• The President of the Central Reserve Bank, the Superintendent of Banking, Insurance and Private Administrators of Pension Funds and the National Superintendent of Tax Administration.
  • The members of the Armed Forces and the National Police in activity.
  • The other cases that the Constitution provides.

According to the Organic Law of Elections, they can not run for the Presidency or Vice Presidencies of the Republic:

  • The Ministers and Deputy Ministers of State, the Comptroller General of the Republic and the regional authorities, if they have not resigned at least six months before the election.
  • The members of the Constitutional Court, of the National Council of the Judiciary, of the Judicial Power, of the Public Ministry, of the organisms that comprise the Electoral System and the Ombudsman, if they have not left office 6 (six) months before the election
  • The President of the Central Reserve Bank, the Superintendent of Banking and Insurance, the Superintendent of Tax Administration, the National Superintendent of Customs and the Superintendent of Private Pension Funds Administrators, if they have not resigned at least six months before the election.
  • The members of the Armed Forces and the National Police who have not retreated to the retirement situation at least six months before the election
  • The spouse and consanguineous relatives within the fourth degree, and the related ones within the second, of the one that exercises the Presidency or has exercised it in the year preceding the election.

List of presidents of PeruEdit

Living former Presidents of PeruEdit

All former presidents of Peru since 1985 have been prosecuted since leaving office.

As of 2019, there are five living former presidents of Peru. In order of office they are:

The most recent president to die was Alan Garcia (1985-1990, 2006-2011) on 17 April 2019, who committed suicide before being arrested.

Francisco Morales BermudezEdit

Bermudez was sentenced to life in prison by an Italian court in January 2017.[17]

Alberto FujimoriEdit

Prior to his resignation in 2000, Alberto Fujimori escaped to his home country of Japan seeking political refuge, where he faxed his resignation to Peru. He unsuccessfully attempted to run for a parliamentary position in the Parliament of Japan, and ultimately returned to Latin America in 2006 to run for the 2006 presidential elections.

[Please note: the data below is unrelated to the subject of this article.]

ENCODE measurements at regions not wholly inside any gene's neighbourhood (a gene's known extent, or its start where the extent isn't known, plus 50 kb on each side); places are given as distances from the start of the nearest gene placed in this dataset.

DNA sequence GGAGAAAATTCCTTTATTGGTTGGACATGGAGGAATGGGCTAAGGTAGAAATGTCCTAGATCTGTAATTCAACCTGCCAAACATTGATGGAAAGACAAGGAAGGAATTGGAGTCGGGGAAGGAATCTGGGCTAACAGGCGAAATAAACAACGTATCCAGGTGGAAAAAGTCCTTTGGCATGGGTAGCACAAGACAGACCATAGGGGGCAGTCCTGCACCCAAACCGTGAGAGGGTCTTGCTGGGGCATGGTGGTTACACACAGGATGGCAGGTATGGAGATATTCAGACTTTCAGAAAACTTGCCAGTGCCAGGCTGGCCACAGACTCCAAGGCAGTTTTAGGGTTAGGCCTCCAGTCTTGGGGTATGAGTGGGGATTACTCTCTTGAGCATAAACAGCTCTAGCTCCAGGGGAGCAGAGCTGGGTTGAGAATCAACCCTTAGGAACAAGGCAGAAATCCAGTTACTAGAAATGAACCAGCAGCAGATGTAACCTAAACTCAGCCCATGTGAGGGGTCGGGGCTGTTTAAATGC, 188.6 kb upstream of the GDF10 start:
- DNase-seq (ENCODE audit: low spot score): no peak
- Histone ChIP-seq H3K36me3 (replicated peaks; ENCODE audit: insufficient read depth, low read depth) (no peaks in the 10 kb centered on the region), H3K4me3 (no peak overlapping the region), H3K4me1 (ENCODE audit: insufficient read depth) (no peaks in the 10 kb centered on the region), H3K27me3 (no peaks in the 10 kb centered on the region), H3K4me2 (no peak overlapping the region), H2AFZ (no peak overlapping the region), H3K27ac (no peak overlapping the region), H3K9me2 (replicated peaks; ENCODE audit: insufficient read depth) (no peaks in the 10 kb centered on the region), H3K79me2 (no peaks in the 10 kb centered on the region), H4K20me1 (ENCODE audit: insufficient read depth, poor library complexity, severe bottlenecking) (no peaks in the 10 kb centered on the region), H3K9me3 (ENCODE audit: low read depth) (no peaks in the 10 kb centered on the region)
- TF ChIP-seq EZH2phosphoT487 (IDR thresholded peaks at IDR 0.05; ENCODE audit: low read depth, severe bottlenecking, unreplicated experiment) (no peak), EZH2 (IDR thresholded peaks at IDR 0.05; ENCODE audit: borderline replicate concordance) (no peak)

The refugee president's flight diverted to Chile, where he stayed for six days. Peruvian officials and the President of Peru during the time expressed discontent at Chilean officials for allowing the indicted former president into the continent without repercussion. Ultimately, Fujimori flew back to Peru for unstated reasons and was arrested.

Fujimori was convicted of corruption, bribery, human rights violations, crimes against humanities, murder, and other charges, for 25 years of prison until 2031. Fujimori served his sentence until 2017, where then Peruvian President Pedro Pablo Kuczynski issued a presidential pardon, clearing Fujimori of his conviction.

Following the resignation of Kuczynski, the pardon was declared illegitimate and Fujimori was arrested and returned to confinement. Presently, Fujimori still remains in custody, serving the rest of his 25-year sentence.

Alejandro ToledoEdit

Following the end of his term in 2006, Toledo abruptly withdrew from Peruvian politics. Toledo and his spouse, Eliane Karp, both moved to California, in the United States, where they have resided since, to avoid prosecution.